Holocaust, Genocide, and Human Rights Toolkit
SAS Content Collection
Using Instructional Resources
- This toolkit provides access to educational materials on the Holocaust and Genocide, including videos, lesson plans, and classroom resources adaptable for virtual or in-person learning.
- All materials in this toolkit are cited as vetted resources and are not necessarily a comprehensive collection. Materials cover the Holocaust as well as several other genocides.
- Some 80 years ago, the most catastrophic mass atrocity in modern history took place. Centuries of Jewish life and culture in Europe were almost completely wiped out in just four years. Fueled by antisemitic ideology, the Nazis set out to hunt down, humiliate, persecute, and ultimately murder every Jewish man, woman, and child on the continent.
- Adding the study of the Holocaust and genocide to the social studies curriculum is justified on multiple grounds. The first is simply an historical rationale: students are expected to learn about and understand critical events of the past, and how those events have shaped our world. Studying other genocides leads students to recognize that those horrors were not confined to one episode, and may indeed represent an enduring tendency throughout human history.
- The second justification is a democratic rationale, which recognizes that the Holocaust and episodes of genocide have almost always been projects of the state, and therefore reflect moments of political failure. Some of those failures, including the run-up to the Holocaust, involved efforts to pervert the democratic process. Other genocides—such as the events in Rwanda—demonstrate the danger of weak democracies, authoritarianism, and compromised citizenship. Victim groups in genocide have almost always been declared to be, in some way, unworthy of the inclusion in the body politic and therefore undeserving of the protection of the state. Teaching the Holocaust and genocide shows how democratic institutions and values are not automatically sustained, but need to be appreciated, nurtured, and protected.
- A third justification is the preventative rationale, wherein students learn about possible means of preventing the scourge of genocide. These include international actions, including the concept of humanitarian intervention (including the 2005 policy adopted by the United Nations, which is known as “the responsibility to protect”). Ultimately, the study of the Holocaust and genocide serves as a warning of the dangers of being silent or indifferent to the suffering of others.
- Finally, there is an important commemorative rationale to the study of the Holocaust and genocide. By definition, perpetrators of genocide (including the Nazi regime) sought the erasure of entire identity groups. To study the Holocaust and genocide is to acknowledge the value of those groups, to maintain their vitality, and to honor the memories of those who perished.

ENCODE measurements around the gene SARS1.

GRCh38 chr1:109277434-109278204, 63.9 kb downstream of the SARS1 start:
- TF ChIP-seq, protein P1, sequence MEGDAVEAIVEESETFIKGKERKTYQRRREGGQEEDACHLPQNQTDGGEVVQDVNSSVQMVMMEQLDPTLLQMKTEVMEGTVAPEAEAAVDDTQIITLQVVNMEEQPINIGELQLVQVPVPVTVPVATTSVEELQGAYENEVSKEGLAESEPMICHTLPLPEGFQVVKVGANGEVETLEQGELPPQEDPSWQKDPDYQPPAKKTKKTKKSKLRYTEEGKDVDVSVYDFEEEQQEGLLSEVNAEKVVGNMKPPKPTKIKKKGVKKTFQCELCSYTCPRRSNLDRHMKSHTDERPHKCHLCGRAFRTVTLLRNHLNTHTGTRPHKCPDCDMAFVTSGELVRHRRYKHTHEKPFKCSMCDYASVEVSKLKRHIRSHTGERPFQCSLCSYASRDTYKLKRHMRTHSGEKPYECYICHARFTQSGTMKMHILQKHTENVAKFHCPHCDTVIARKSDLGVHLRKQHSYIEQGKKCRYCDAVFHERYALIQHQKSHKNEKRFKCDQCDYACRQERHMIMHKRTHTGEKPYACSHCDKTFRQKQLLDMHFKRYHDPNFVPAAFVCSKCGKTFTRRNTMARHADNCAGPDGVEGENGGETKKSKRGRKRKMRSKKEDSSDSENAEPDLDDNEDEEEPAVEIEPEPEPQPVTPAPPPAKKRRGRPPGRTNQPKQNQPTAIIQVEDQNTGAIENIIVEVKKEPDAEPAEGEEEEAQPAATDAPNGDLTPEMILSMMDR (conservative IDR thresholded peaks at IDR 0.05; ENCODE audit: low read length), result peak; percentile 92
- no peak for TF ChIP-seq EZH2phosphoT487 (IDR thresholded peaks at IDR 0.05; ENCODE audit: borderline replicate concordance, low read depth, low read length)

- SAS Content Collection
- National, state and regional leaders in Holocaust, genocide, and human rights violations education have worked together to assemble a comprehensive listing of vetted resources to support instruction in this complex topic.
- The SAS Collection includes access to curated lessons, libraries, photo galleries, and more.
- SAS Content Collection opens in new window
- Noteworthy Resources
- The following curated websites may assist you in designing robust instruction related to the Holocaust, Genocide, and Human Rights.
- United States Holocaust Memorial Museum opens in new window
- Anti-Defamation League (ADL) opens in new window
- Echoes and Reflections opens in new window
- Yad Vashem opens in new window
- Yale Center for International and Area Studies: Genocide Studies Program opens in new window
- Voices of the Holocaust (British Library) opens in new window
- Jewish Virtual Library opens in new window
- USC Shoah Foundation opens in new window
- Anne Frank Center USA opens in new window
- The Avalon Project at the Yale Law School - The Nuremburg Trials opens in new window
- Using Instructional Resources
- The study of the Holocaust helps us to understand key concepts such as democracy, dictatorship, propaganda, collaboration, resistance, intervention, and genocide. The links below offer recommendations, teaching tips, and approaches to this challenging topic.
- Echoes & Reflections (2019). Pedagogical principles for effective Holocaust instruction. opens in new window
- Goldberg, T. (2020). Delving into difficulty: Are teachers evading or embracing difficult histories? Social Education, 84(2), 130-136. opens in new window
- Gross, M. H., & Terra, L. (2018). What makes difficult history difficult? Phi Delta Kappan, 99(8), 51-56. opens in new window
- Harris, L. M., Hutchinson, M. J., Benkert, V., Bruner, J., & Lundin, A. E. (2017). Teaching, learning, and researching genocide comparatively. World History Connected, 14(2). opens in new window
- International Holocaust Remembrance Alliance. (2019). Recommendations for teaching and learning about the Holocaust. opens in new window
- Shreiner, T. L. (2017). Helping students use world historical knowledge to take a stand on a contemporary issue: The case of genocide. The History Teacher, 50(3), 359-380. opens in new window
- United States Holocaust Memorial Museum. (n.d.) Guidelines for Teaching About the Holocaust. opens in new window
- Yad Vashem. (n.d.) How We Approach Teaching About the Shoah. opens in new window
- This glossary contains definitions of specific terms related to the Holocaust, Genocide, and Human Rights.
- Holocaust, Genocide, and Human Rights Toolkit Glossary Opens up a PDF file in a new tab